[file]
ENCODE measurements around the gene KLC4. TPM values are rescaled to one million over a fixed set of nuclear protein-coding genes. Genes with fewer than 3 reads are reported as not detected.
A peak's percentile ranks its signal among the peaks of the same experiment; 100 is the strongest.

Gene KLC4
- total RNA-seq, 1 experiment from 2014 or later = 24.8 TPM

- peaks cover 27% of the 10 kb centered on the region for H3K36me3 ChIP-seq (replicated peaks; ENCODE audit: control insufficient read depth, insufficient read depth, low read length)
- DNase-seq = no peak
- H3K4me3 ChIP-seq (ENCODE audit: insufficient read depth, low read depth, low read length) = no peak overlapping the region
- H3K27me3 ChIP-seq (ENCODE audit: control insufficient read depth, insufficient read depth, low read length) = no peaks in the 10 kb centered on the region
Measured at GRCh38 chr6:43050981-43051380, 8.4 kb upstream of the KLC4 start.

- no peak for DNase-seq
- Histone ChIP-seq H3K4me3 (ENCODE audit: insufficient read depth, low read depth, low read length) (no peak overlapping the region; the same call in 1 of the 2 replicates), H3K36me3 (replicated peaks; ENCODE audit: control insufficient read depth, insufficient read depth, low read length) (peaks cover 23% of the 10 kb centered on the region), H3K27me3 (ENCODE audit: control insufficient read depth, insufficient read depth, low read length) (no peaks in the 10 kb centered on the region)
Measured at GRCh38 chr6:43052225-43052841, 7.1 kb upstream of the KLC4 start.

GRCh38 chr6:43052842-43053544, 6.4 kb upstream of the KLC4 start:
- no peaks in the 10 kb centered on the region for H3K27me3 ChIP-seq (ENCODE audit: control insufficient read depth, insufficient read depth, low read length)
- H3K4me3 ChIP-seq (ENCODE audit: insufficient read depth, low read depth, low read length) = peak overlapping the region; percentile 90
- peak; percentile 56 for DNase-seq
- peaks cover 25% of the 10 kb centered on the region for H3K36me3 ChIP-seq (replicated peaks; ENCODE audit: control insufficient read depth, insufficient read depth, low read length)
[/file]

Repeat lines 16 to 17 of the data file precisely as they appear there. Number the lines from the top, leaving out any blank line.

- peak; percentile 56 for DNase-seq
- peaks cover 25% of the 10 kb centered on the region for H3K36me3 ChIP-seq (replicated peaks; ENCODE audit: control insufficient read depth, insufficient read depth, low read length)